Much of the other data published this year regarding marijuana use has surrounded lack of safety, Dr. Schatman explained, but research into cannabidiol is showing some early positive therapeutic effects as well as carrying a strong evidence basis for safety.

Discussing safety of medicinal marijuana use, Dr. Schatman cited data demonstrating that smoking remains the most common route of administration,5 and a recent review showed that pulmonary effects may be worse than previously thought.6 These data are sometimes difficult to interpret, however, Dr. Schatman said, because many people who smoke marijuana also smoke tobacco.

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Although research into cannabidiol is “just starting,” Dr. Schatman cited several studies that show its safety has been established when coadministered with fentanyl,7 that it enhances fracture healing,8 and has been associated in animal models with protective effects on lesion-induced intervertebral disc degeneration.9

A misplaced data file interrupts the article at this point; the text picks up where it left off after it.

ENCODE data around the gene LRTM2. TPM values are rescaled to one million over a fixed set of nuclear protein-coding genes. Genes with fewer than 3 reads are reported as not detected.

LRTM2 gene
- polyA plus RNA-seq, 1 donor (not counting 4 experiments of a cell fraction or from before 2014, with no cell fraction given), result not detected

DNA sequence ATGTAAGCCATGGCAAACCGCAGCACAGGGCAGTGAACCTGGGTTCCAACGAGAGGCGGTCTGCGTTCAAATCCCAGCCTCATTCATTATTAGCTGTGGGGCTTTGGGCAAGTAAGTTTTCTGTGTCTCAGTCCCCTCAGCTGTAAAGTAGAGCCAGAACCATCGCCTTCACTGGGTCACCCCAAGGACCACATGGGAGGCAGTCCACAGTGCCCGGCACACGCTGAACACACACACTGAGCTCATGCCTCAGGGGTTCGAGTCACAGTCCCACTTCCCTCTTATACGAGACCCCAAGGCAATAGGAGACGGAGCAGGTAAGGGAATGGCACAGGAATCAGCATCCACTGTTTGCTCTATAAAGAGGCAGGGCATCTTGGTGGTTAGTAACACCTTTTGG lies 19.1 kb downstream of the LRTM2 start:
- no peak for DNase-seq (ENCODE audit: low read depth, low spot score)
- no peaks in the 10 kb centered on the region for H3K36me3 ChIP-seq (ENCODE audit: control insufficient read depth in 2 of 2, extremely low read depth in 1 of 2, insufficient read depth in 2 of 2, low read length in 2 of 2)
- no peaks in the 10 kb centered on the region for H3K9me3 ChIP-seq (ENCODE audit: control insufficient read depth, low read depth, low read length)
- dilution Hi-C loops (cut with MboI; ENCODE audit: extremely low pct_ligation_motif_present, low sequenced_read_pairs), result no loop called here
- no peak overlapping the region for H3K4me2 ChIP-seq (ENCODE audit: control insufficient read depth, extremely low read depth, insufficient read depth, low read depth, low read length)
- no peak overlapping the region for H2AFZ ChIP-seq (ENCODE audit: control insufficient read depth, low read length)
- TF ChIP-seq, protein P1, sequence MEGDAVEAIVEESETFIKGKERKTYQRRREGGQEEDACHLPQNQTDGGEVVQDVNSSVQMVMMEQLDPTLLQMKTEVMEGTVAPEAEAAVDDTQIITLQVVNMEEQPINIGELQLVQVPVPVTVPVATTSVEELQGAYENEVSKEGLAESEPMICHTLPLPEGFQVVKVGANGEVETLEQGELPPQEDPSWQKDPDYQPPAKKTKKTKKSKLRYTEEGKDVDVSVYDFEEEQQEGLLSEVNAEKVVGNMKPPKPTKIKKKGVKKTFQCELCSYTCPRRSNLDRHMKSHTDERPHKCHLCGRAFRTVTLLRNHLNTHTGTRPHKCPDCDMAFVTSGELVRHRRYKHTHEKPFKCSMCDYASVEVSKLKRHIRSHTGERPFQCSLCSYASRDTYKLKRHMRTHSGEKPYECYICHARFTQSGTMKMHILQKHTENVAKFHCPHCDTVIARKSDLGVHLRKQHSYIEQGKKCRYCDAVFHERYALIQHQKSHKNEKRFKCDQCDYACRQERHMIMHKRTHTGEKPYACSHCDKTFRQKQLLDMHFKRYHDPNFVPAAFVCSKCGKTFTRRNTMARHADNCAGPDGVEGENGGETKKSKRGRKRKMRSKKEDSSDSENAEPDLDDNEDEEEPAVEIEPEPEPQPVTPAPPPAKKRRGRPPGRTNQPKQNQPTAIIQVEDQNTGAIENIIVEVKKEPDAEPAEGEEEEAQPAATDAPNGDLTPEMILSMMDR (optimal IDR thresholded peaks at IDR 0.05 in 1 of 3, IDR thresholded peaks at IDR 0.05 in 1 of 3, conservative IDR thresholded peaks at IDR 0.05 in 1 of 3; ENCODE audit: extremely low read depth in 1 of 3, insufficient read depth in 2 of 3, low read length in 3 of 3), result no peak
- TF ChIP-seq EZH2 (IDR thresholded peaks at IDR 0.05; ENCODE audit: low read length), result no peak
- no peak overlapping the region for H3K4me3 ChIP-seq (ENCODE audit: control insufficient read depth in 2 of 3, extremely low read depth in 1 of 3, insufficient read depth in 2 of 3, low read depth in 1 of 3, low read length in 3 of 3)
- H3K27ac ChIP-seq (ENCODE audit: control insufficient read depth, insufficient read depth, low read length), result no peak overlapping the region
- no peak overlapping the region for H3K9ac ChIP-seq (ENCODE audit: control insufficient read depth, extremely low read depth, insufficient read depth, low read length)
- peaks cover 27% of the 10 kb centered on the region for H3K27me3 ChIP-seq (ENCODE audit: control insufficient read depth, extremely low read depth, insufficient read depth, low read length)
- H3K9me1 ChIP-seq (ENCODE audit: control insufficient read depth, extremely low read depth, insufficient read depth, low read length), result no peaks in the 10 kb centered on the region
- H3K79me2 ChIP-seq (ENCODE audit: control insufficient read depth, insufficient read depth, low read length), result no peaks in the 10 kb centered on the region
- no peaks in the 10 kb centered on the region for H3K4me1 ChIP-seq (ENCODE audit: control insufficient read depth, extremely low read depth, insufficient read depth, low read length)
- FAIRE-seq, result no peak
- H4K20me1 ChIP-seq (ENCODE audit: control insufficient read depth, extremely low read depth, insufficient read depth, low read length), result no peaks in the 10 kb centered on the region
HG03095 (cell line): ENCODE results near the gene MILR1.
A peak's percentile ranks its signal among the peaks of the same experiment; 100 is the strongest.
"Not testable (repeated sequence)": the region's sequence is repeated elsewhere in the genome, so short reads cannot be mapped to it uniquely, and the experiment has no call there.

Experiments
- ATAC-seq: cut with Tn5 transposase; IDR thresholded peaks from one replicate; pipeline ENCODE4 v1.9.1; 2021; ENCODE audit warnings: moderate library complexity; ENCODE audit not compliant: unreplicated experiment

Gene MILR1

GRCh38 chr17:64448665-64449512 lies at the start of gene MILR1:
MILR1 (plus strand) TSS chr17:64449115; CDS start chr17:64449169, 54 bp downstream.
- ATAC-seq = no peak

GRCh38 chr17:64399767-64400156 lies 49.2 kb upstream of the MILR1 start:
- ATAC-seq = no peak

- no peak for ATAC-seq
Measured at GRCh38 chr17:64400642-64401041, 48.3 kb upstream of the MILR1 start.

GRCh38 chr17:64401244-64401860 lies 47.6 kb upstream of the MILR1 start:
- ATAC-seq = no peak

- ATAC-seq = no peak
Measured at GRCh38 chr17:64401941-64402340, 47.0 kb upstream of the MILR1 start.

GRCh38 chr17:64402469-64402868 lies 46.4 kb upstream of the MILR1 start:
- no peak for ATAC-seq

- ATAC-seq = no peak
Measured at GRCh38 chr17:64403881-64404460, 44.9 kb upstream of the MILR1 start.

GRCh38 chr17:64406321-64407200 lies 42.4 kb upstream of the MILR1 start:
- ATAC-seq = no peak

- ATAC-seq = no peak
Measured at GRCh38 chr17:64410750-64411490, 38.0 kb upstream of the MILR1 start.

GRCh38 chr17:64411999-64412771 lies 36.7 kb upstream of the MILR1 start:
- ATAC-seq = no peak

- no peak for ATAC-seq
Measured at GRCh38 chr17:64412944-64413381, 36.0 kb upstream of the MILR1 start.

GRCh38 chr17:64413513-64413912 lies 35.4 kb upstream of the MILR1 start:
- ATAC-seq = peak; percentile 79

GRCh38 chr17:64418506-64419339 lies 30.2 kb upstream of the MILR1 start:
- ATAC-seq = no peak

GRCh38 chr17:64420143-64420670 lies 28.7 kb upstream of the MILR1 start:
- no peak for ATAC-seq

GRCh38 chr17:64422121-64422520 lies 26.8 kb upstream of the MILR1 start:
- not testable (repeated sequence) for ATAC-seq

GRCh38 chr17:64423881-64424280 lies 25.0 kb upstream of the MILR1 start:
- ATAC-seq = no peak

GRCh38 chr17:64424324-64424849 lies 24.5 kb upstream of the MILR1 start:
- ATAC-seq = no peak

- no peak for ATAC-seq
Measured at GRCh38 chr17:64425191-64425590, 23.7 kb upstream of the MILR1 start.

Discussing research abroad, Dr. Schatman noted that nabiximols is now approved in 27 countries  but not in the United States. He said clinical efficacy has been established for spasticity associated with multiple sclerosis10 and neuropathic pain.11

“We need to look at isolated constituents–primarily cannabidiol–in order to maximize analgesia and functionality,” Dr. Schatman explained.  He added that based on the currently available data, there is no good way of predicting the impact of medical marijuana on specific patients, explaining that “any pill can do anything to any person at any time.”

Dr. Schatman expressed frustration with what he referred to as “medical marijuana neuromysticism,” whereby zealous proponents of the drug tend to ignore the existing empirical data, seeking to guide practice based upon what they simply want to believe.

Dr. Schatman concluded his presentation by directing clinicians to an article published ahead of print in the Clinical Journal of Pain that outlined a “medicinal cannabis treatment agreement,” calling it “absolutely brilliant.”

Highlights of these agreements are that they can help physicians address inappropriate utilization by the authorized patient and prompt discussion of the risk of marijuana generally and to specific populations.

This article originally appeared on MPR